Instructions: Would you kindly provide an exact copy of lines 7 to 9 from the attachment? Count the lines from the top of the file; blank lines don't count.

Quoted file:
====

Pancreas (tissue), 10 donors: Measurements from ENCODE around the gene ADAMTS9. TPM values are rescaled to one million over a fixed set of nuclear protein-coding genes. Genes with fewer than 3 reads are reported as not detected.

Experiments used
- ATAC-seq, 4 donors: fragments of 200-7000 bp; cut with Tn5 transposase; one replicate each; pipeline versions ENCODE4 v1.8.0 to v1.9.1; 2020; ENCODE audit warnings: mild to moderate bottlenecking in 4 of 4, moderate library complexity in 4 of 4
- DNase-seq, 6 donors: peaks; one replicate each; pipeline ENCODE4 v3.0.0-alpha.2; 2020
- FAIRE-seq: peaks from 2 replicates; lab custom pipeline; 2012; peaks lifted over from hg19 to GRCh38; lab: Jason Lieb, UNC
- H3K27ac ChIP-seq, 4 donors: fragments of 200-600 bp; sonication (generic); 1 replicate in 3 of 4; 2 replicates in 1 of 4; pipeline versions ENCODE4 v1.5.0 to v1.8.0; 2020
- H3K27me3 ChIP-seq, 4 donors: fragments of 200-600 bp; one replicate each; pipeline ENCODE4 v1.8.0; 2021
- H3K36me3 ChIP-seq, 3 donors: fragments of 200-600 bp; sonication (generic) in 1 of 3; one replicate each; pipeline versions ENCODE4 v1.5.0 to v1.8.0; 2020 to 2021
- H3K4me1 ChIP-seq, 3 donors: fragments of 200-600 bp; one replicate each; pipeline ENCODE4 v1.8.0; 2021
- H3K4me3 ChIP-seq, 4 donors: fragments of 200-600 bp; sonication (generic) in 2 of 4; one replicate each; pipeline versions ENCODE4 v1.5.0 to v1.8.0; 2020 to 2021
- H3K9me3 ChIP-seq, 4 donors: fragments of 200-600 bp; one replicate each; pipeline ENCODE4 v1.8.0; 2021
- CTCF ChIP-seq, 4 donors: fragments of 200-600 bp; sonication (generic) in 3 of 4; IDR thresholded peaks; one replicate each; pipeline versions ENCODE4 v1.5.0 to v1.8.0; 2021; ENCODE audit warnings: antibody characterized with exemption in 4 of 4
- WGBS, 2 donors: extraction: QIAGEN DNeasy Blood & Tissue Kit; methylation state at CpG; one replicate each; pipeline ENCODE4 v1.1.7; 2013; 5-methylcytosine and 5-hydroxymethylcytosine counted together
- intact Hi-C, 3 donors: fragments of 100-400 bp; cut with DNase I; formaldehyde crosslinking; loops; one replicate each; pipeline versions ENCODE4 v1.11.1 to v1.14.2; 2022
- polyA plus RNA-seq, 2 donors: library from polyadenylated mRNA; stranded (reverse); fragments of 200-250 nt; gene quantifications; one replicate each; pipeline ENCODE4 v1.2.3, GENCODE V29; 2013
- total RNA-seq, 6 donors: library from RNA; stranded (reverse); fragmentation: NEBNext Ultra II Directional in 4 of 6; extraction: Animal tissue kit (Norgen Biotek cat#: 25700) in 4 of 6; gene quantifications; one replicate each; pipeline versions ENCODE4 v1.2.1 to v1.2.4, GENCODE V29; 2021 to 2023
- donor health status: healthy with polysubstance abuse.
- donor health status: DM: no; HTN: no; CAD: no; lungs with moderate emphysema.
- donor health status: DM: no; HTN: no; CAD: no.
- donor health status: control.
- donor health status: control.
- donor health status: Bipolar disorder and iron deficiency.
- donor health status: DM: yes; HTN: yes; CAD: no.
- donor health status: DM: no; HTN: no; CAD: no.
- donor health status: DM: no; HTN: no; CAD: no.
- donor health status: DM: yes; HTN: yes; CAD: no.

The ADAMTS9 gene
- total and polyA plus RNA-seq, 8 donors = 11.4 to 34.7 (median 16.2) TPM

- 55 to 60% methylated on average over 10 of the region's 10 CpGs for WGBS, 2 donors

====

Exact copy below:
- H3K27me3 ChIP-seq, 4 donors: fragments of 200-600 bp; one replicate each; pipeline ENCODE4 v1.8.0; 2021
- H3K36me3 ChIP-seq, 3 donors: fragments of 200-600 bp; sonication (generic) in 1 of 3; one replicate each; pipeline versions ENCODE4 v1.5.0 to v1.8.0; 2020 to 2021
- H3K4me1 ChIP-seq, 3 donors: fragments of 200-600 bp; one replicate each; pipeline ENCODE4 v1.8.0; 2021